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Enrico Fermi: The Obedient Genius

Giuseppe Bruzzaniti
Publication Date: 
Number of Pages: 
Springer Biographies
[Reviewed by
Charles Ashbacher
, on

The rise of fascism in Europe in the 1930s led to one of the qualitatively greatest migrations in the history of human civilization: the movement of scientists, mathematicians and other people of great skill from Europe to the United States. These people had an enormous influence on the U. S. victory in World War II as well as the dramatic expansion of the U. S. economy after the war. One of the major players in this movement was Italian physicist Enrico Fermi.

This is an excellent biography of Fermi, one of the major players in the development of the new physics and its frightening consequence, the construction and use of nuclear weapons. Chapter one is a brief summary of his life, covering the personal details from birth to death. Consuming 44 pages, it is extremely concise. There are several mentions of the growing intensity of the political situation in Europe.

The context for the main work of Fermi is laid in the second chapter, called “20th Century Physics: 1900–1933.” As the name implies, this covers the dramatic changes in the collective physics mindset as relativity, quantum mechanics and the transmutation of elements became staples of physics research. It is impossible to understand the work of Fermi to any extent without this knowledge and it is well presented.

The third chapter has the title “Enrico Fermi: Research Itineraries, 1921–1933” and uses the foundation laid in the previous chapter to give a detailed explanation of what amounted to the early years in Fermi’s career. He was one of the most prolific actors in this rapidly changing field and although all that work cannot be completely detailed in one chapter, at the conclusion the reader knows the relevant and significant details.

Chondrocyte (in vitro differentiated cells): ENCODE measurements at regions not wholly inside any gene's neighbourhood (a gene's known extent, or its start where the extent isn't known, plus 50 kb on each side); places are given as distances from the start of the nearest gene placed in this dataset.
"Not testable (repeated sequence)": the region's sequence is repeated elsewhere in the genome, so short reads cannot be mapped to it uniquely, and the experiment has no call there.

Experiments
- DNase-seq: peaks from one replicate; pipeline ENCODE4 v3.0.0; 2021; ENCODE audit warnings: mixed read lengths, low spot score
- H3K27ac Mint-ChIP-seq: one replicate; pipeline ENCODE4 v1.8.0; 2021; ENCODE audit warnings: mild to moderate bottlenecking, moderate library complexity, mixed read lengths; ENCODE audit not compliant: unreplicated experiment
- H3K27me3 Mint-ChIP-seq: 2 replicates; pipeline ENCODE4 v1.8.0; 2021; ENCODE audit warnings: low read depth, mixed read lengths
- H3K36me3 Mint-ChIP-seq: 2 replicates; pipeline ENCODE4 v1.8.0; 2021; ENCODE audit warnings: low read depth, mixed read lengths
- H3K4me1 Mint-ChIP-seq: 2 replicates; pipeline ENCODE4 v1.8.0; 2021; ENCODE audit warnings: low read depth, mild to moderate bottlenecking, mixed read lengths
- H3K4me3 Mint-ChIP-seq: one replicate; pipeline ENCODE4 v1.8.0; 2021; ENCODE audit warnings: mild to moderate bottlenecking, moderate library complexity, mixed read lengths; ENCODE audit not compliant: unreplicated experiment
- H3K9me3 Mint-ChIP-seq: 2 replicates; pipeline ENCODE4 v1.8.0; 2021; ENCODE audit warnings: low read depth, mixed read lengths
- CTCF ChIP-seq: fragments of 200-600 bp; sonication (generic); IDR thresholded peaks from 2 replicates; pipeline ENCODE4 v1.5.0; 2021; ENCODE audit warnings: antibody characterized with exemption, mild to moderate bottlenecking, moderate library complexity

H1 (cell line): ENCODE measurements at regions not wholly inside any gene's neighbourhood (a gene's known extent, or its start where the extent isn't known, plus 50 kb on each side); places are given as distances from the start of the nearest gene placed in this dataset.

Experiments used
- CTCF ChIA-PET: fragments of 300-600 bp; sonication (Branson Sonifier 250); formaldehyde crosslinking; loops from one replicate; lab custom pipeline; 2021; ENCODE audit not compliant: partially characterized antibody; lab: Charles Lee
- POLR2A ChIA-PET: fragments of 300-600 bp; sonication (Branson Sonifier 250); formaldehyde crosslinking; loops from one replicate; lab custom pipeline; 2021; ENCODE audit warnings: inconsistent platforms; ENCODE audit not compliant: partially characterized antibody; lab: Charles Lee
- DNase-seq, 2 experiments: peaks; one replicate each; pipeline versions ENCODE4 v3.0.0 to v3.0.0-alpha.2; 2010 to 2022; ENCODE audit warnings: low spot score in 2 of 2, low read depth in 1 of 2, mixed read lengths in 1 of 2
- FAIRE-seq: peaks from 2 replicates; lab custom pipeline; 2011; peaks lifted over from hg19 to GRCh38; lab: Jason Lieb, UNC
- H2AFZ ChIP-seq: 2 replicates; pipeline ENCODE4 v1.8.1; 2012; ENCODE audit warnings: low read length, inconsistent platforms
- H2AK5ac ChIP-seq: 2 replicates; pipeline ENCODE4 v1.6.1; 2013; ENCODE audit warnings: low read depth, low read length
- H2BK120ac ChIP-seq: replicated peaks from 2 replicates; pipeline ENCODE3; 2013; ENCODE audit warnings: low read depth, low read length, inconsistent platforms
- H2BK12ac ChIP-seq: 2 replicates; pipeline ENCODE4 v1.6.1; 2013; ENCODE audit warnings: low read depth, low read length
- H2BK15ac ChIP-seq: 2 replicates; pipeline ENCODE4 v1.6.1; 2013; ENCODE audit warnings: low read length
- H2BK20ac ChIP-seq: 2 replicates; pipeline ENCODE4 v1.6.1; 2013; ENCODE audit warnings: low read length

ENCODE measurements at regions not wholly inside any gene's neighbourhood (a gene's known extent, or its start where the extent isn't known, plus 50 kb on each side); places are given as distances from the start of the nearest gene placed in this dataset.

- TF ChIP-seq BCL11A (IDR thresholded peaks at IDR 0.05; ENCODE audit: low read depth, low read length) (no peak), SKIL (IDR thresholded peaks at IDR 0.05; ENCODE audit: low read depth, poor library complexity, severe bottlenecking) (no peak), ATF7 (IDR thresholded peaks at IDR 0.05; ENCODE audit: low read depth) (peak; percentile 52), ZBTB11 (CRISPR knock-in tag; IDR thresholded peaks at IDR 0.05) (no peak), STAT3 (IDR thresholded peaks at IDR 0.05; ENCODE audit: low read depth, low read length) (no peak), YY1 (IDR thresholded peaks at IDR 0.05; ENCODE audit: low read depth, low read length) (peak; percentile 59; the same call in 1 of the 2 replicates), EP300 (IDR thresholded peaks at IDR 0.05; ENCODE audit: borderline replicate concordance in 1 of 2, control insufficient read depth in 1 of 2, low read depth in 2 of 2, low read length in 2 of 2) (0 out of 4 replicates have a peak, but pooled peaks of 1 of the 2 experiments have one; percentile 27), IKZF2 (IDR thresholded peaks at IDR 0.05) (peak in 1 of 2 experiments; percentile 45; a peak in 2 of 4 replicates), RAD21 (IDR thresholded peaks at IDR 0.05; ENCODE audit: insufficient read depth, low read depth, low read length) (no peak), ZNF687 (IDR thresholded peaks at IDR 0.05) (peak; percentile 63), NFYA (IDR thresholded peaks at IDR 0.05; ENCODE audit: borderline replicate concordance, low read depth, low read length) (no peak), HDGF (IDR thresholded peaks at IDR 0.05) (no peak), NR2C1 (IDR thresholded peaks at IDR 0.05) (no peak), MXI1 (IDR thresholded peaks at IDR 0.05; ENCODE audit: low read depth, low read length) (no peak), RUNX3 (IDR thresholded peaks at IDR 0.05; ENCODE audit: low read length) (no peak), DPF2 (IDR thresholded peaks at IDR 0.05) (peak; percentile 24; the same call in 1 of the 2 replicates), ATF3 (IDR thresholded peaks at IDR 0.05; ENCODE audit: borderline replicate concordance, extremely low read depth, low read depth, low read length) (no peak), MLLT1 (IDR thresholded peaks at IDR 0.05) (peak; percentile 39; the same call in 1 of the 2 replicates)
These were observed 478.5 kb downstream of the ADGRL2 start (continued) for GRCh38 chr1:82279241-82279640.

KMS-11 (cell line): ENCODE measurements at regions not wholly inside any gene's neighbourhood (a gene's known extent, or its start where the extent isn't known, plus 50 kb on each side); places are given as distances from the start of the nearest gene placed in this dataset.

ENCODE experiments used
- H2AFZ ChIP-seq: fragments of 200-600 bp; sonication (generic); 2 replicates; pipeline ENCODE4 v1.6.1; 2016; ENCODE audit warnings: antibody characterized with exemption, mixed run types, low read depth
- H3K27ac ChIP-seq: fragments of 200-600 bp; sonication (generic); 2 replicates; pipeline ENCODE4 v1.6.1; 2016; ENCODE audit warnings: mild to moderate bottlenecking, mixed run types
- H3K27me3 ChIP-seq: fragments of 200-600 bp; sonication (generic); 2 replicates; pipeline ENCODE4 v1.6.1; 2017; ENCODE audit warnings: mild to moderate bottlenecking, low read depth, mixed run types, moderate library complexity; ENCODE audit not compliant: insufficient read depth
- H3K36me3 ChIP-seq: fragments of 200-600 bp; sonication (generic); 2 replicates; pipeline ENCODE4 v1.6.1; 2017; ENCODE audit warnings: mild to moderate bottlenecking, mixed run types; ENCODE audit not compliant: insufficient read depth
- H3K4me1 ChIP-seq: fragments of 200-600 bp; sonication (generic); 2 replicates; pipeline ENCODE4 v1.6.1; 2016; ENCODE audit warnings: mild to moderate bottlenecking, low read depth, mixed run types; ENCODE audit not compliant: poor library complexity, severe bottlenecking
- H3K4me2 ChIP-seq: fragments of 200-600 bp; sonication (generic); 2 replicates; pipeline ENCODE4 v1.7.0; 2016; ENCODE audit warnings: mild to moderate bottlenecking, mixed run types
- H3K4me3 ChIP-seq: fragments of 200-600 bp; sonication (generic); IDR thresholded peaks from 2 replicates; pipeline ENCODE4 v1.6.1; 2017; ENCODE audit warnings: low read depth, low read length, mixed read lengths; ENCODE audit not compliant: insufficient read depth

The fourth chapter has the title “20th Century Physics: 1934–1955” and the context for Fermi’s work in those years is well-laid. Once again, the necessary background is given for an understanding of the following chapter, “Enrico Fermi: Research Itineraries 1934–1955.” The splitting of the topics into the physics background followed by the work of Fermi is a tactic that works extremely well in this book. The subject matter is complex, it is much easier to understand when presented in this manner.

This is not a soft biography: the technical details are not in any way absent. The reader that lacks at least a basic knowledge of the physics being discussed will struggle to understand.

The current migration from the Middle East to Europe has been described as the greatest since World War II. As I read this book I could not help wondering how many outstanding talents may be present in that wave, talents that could have profound consequences for the western countries if only they were given a chance to demonstrate and use their skills. 

Charles Ashbacher splits his time between consulting with industry in projects involving math and computers, and teaching college classes. In his spare time, he reads about these things and helps his daughter in her lawn care business.

See the table of contents in the publisher's webpage.